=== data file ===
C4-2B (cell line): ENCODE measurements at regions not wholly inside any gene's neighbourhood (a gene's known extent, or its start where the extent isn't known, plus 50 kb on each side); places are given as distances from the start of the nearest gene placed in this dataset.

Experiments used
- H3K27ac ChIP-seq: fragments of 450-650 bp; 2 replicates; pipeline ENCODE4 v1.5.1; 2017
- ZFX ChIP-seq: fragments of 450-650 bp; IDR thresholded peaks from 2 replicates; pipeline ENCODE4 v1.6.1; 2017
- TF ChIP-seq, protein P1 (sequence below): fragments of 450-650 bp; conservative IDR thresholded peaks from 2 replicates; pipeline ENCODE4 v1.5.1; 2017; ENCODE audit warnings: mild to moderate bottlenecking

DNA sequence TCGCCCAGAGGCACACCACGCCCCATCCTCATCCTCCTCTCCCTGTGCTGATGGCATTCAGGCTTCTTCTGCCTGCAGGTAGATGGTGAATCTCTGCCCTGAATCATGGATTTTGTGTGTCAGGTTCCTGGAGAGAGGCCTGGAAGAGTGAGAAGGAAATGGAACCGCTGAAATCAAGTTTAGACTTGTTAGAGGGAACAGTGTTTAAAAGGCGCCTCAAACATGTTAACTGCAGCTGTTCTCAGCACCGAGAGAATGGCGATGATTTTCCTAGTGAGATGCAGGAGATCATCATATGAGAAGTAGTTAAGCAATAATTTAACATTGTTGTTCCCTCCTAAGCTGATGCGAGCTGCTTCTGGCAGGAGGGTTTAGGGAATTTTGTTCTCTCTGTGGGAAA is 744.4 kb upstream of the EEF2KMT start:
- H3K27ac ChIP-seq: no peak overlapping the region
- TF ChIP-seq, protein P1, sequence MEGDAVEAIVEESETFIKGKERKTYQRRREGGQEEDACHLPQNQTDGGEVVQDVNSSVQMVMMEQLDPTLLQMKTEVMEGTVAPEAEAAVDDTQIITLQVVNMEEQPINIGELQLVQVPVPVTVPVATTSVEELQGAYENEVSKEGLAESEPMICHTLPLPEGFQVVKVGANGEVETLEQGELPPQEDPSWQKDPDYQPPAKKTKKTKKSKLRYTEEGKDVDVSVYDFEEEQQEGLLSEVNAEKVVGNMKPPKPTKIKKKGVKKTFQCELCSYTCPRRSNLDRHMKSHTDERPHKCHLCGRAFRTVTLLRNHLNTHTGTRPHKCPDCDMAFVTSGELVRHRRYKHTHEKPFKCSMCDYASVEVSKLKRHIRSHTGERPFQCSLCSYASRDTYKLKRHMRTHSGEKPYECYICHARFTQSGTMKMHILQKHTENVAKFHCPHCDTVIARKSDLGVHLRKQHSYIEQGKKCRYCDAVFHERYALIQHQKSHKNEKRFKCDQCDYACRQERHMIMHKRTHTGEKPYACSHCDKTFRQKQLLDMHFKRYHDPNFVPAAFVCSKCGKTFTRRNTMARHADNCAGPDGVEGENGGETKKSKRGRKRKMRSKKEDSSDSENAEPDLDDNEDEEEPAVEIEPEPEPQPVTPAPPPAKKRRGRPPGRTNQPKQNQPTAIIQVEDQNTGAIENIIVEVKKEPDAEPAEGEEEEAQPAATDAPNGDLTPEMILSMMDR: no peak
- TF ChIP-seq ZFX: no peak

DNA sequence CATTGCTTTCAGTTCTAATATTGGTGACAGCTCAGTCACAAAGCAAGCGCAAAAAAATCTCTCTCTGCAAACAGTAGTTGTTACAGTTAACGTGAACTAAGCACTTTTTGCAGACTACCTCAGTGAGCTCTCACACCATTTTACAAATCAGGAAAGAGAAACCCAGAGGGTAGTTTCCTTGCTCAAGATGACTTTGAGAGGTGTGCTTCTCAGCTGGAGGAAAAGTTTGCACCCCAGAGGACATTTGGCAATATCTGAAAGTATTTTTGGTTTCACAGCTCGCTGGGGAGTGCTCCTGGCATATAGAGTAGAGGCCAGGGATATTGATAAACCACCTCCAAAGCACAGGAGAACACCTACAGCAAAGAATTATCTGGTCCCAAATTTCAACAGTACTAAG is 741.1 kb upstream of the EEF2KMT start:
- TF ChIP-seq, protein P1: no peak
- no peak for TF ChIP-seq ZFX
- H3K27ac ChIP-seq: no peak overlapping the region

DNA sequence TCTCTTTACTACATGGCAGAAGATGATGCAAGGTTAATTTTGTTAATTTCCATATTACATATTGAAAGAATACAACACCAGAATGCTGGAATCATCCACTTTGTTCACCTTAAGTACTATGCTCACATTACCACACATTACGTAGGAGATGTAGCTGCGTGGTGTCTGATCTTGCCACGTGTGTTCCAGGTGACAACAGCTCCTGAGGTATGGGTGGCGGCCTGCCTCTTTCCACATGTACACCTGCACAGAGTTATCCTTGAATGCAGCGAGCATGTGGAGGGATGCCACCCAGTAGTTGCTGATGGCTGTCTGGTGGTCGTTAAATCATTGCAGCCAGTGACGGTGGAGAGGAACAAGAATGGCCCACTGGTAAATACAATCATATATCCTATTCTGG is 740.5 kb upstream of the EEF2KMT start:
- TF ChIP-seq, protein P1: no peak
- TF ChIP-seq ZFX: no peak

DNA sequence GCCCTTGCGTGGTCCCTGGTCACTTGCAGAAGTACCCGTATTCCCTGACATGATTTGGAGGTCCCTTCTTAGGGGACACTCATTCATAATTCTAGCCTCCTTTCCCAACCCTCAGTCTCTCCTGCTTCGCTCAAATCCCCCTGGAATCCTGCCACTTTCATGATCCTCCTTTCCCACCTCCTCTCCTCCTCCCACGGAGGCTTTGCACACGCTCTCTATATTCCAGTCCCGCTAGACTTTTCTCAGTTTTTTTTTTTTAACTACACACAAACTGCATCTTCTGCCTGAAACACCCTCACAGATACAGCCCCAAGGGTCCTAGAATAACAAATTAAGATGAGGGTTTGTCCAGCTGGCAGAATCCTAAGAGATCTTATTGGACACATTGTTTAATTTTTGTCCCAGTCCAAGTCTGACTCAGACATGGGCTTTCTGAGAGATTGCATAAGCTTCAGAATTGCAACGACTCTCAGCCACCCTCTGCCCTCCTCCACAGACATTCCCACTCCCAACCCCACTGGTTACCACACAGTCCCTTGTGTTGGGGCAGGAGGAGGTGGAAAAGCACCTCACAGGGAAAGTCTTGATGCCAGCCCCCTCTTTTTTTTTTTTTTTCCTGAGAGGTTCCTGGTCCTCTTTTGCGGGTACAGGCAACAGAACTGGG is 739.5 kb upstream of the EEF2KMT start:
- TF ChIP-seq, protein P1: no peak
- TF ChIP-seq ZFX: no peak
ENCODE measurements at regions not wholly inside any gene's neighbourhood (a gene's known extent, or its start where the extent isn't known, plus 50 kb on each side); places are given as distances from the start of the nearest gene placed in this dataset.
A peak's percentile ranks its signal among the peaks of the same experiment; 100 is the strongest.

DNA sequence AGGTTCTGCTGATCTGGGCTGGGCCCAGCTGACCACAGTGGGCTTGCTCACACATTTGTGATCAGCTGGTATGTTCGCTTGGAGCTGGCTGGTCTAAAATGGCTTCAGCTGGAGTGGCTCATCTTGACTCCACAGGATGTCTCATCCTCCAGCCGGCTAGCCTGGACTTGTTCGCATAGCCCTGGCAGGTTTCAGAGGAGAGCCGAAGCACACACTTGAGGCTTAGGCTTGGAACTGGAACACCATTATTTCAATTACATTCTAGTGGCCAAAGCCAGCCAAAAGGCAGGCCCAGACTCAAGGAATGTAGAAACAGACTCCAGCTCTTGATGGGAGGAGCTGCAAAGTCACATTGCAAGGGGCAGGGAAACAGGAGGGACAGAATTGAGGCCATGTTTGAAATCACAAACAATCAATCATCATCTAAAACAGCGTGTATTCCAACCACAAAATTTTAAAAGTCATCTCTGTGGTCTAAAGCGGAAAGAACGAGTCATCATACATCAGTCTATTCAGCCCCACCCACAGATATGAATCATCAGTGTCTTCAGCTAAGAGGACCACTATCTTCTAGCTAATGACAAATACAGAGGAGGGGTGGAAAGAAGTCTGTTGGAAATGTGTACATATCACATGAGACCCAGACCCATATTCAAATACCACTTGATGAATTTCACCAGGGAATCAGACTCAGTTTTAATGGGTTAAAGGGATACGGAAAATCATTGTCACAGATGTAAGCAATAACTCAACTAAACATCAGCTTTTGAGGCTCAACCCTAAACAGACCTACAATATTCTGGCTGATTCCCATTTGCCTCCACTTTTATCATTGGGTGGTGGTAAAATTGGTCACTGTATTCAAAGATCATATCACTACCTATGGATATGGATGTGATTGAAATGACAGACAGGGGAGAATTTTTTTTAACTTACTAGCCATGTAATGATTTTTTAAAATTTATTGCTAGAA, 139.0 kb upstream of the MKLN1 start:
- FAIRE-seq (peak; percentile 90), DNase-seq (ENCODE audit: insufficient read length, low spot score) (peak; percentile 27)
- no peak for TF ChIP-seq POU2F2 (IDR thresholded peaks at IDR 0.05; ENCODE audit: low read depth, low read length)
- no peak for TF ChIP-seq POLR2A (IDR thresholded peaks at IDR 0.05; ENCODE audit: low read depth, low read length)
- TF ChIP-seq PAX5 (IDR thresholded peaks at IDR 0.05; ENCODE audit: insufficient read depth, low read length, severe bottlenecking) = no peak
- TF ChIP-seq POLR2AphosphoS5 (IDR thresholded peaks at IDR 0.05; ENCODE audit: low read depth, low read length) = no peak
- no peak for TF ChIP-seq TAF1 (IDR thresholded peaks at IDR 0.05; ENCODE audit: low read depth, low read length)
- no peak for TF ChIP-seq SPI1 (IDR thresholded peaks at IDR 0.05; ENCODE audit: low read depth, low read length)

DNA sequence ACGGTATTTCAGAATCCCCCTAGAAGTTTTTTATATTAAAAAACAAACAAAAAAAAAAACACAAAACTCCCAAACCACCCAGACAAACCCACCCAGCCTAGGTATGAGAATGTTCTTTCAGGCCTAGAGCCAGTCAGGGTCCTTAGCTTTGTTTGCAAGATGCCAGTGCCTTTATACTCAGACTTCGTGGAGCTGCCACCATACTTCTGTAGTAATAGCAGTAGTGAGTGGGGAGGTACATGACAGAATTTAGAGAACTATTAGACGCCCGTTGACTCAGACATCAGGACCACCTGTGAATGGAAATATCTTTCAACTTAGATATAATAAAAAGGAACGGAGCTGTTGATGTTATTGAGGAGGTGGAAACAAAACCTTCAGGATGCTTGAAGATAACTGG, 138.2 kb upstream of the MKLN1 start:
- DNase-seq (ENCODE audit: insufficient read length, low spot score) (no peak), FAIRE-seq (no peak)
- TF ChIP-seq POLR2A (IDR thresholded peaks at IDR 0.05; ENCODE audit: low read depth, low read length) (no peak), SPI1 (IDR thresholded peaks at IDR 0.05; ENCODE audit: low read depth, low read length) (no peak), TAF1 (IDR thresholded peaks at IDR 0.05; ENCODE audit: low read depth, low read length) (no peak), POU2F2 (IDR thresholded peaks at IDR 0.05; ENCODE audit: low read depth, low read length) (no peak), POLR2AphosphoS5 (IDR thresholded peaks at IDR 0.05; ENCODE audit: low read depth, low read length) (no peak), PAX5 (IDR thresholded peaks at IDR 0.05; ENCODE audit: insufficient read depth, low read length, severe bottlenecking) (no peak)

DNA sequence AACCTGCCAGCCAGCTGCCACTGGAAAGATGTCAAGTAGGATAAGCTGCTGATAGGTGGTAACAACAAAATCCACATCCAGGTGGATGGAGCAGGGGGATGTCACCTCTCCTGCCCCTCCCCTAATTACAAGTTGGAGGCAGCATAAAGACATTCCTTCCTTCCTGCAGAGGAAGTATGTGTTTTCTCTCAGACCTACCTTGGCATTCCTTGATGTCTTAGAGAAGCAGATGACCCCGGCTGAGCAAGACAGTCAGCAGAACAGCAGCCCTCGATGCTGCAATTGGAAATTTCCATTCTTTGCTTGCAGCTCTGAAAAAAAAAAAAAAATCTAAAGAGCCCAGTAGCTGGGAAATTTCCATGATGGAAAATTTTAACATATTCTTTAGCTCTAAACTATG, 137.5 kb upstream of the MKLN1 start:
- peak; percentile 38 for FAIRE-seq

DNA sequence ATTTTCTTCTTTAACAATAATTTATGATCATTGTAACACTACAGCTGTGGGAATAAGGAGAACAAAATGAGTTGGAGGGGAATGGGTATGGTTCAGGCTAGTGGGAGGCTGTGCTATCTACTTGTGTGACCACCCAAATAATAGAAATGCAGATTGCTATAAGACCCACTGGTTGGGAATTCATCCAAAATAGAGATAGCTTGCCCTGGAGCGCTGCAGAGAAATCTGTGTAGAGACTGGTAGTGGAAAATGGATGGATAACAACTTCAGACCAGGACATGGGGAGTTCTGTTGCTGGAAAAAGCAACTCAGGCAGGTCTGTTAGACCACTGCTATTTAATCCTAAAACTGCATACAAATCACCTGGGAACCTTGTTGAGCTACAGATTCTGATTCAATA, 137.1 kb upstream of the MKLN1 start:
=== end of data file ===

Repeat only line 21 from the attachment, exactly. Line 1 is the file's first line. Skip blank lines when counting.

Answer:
A peak's percentile ranks its signal among the peaks of the same experiment; 100 is the strongest.